Saturday, 24 March 2018

John Dewey on Aristotle’s Naturalism

John Herman Randall, in his book Aristotle (Chapter: “Science as Right Talking: The Analysis of Discourse”), says that “the relations of the syllogistic instrument of science to the conception of science itself, and to the kind of world in which that instrument functions, are summed up in the following statement” from John Dewey’s article:
Aristotle was above all a naturalist. He asserted that the universal is united with particular existences, binding them together into a permanent whole (the species) and keeping within definite and fixed limits the changes which occur in each particular existence. The species is the true whole of which the particular individuals are the parts, and the essence is the characteristic form. Species fall within a graded order of genera as particular individuals fall within the species. Thinking is the correlate of these relations in nature. It unites and differentiates in judgement as species are united and separated in reality. Valid knowledge or demonstration necessarily takes the form of the syllogism because the syllogism merely expresses the system in which, by means of an intervening essence, individuals are included in species. Definition is the grasp of the essence which marks one species off from another. Classification and division are counterparts of the intrinsic order of nature.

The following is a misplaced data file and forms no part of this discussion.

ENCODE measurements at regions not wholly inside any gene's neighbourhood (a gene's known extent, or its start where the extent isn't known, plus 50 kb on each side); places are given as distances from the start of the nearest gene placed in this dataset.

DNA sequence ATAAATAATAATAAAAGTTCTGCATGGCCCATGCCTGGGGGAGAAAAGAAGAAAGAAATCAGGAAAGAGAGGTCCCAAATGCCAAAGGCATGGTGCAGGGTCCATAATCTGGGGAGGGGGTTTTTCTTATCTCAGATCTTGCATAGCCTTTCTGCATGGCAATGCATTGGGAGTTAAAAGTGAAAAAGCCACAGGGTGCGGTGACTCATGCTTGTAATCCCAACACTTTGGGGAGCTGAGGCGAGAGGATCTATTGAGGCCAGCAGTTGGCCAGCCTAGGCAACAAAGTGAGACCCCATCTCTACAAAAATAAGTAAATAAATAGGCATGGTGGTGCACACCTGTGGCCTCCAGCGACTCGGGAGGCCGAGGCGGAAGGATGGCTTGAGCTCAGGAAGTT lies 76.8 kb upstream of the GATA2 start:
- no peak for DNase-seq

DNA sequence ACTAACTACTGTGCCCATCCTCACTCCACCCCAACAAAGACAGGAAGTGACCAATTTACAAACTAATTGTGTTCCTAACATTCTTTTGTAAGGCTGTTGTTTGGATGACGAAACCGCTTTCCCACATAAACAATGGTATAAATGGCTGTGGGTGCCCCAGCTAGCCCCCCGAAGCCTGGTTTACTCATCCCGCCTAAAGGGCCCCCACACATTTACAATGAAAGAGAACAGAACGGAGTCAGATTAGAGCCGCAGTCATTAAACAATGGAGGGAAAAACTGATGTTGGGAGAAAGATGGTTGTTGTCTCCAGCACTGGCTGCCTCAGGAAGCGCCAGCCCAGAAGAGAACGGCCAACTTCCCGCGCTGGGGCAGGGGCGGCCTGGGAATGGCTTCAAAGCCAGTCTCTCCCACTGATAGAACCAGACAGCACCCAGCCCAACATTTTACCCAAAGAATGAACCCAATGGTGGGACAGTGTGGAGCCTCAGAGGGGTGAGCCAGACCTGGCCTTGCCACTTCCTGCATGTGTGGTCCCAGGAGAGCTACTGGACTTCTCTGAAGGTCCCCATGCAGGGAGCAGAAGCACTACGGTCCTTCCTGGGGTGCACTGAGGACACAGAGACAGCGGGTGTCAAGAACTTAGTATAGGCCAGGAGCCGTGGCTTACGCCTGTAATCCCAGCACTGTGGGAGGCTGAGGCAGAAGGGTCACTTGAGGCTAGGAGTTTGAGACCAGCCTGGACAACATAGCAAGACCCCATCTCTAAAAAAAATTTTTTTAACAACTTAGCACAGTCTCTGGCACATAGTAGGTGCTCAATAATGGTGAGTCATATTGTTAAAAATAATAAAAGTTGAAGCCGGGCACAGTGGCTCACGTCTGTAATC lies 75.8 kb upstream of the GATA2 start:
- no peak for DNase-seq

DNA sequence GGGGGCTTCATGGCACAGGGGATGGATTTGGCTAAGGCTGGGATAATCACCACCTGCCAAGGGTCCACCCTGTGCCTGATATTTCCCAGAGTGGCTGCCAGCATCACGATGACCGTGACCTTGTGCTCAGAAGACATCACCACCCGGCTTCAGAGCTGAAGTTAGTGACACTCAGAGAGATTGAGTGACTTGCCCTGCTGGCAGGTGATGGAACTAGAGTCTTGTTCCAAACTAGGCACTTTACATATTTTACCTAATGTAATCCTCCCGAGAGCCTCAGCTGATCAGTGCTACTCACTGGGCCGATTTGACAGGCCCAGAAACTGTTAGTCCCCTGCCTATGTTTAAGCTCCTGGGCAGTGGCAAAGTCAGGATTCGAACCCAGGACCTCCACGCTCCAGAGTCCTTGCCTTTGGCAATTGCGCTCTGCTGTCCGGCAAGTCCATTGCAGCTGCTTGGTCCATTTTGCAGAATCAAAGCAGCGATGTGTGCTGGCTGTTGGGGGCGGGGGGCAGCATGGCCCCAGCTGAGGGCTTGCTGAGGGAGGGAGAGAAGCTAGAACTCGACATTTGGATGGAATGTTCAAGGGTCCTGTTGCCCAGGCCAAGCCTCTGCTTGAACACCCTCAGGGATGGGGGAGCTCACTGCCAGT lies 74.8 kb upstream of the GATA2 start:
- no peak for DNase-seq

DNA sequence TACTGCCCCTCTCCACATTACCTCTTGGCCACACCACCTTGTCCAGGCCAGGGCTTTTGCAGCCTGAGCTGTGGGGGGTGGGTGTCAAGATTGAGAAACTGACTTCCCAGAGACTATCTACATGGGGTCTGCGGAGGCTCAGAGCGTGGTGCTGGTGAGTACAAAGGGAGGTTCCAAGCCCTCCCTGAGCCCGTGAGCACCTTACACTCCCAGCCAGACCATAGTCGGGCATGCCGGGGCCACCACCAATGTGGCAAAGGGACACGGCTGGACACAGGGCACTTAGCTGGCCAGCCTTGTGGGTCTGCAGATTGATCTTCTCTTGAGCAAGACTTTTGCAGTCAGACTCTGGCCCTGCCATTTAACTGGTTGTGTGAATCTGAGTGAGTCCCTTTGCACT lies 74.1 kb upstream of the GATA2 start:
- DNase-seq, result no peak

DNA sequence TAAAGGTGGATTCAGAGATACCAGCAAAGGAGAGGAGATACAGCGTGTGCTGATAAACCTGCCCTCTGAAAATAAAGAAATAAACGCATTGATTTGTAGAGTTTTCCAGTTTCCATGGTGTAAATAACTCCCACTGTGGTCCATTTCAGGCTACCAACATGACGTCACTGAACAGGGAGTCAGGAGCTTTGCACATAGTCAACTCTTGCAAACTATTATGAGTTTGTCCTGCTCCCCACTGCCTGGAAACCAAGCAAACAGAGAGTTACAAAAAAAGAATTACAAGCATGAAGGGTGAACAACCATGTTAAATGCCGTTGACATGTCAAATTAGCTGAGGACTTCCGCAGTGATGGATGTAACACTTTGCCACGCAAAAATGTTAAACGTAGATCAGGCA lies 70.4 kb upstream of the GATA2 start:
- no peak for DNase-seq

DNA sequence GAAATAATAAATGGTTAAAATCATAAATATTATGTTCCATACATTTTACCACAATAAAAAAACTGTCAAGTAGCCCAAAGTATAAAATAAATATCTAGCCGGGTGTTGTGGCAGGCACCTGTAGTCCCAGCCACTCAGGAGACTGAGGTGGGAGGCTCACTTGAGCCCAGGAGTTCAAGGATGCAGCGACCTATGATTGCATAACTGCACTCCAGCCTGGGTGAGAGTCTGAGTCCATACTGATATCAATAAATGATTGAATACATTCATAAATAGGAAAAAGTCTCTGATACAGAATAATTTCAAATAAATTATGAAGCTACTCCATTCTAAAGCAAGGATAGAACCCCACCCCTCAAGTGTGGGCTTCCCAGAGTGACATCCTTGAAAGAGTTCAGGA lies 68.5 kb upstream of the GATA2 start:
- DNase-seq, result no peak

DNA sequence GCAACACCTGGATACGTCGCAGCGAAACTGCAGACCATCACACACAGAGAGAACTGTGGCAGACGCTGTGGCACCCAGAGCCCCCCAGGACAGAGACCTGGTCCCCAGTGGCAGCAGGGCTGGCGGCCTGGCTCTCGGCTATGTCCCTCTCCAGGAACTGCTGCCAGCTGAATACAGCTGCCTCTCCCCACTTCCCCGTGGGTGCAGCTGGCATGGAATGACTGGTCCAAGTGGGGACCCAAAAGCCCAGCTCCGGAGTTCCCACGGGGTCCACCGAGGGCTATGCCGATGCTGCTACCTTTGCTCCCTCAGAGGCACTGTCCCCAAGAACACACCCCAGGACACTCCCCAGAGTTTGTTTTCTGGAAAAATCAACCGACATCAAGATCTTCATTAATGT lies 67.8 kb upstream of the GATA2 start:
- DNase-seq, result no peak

The above text is from John Dewey’s article on “Logic” (published in Encyclopedia of the Social Sciences, IX, 599). In a footnote on the same page of Aristotle where he offers the excerpt from Dewey’s article, Randall says that he sees a problem in Dewey’s view. Randall writes: “It is doubtful whether Aristotle thought of the universal as “keeping within definite and fixed limits the changes which occur in each particular existence.””

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